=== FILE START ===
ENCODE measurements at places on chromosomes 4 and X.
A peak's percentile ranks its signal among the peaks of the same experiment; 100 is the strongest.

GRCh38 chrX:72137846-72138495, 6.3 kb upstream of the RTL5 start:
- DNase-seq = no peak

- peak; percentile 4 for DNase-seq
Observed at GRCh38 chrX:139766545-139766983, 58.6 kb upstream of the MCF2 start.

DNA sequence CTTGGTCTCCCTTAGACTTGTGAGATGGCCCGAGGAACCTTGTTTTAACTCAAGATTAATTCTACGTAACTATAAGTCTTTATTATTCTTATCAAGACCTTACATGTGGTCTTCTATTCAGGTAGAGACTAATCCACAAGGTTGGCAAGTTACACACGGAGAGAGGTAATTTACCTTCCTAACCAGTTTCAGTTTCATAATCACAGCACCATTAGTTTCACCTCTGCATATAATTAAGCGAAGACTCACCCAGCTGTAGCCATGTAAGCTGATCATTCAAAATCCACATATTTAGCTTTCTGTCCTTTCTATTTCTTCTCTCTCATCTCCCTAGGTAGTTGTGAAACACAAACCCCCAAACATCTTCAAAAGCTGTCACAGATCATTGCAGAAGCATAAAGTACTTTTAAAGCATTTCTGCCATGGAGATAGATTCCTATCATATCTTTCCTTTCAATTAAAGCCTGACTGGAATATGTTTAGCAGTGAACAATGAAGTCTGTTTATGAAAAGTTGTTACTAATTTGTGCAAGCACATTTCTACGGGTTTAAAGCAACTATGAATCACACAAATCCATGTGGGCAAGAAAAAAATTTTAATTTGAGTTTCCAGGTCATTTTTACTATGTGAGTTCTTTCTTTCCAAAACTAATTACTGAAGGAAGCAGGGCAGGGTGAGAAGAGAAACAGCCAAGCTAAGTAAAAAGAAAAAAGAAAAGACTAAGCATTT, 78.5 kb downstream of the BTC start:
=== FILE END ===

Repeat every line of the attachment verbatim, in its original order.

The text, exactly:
ENCODE measurements at places on chromosomes 4 and X.
A peak's percentile ranks its signal among the peaks of the same experiment; 100 is the strongest.

GRCh38 chrX:72137846-72138495, 6.3 kb upstream of the RTL5 start:
- DNase-seq = no peak

- peak; percentile 4 for DNase-seq
Observed at GRCh38 chrX:139766545-139766983, 58.6 kb upstream of the MCF2 start.

DNA sequence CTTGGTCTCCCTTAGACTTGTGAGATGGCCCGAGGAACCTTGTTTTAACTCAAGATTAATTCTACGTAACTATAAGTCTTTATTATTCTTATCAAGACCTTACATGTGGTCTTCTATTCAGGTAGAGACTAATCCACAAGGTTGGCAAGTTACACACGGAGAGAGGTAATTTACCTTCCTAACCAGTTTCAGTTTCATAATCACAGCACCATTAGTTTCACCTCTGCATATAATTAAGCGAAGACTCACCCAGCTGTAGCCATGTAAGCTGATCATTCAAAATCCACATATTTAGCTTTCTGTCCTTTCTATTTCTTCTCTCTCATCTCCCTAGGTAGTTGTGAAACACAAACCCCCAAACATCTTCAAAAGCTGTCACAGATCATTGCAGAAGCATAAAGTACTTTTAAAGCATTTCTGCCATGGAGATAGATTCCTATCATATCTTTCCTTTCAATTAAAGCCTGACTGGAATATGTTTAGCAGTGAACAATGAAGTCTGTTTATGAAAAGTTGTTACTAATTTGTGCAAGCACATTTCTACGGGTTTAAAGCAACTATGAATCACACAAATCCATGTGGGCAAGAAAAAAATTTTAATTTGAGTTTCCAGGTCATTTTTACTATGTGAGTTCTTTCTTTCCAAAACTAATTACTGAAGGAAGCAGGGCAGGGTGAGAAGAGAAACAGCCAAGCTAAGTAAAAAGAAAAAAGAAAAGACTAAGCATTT, 78.5 kb downstream of the BTC start: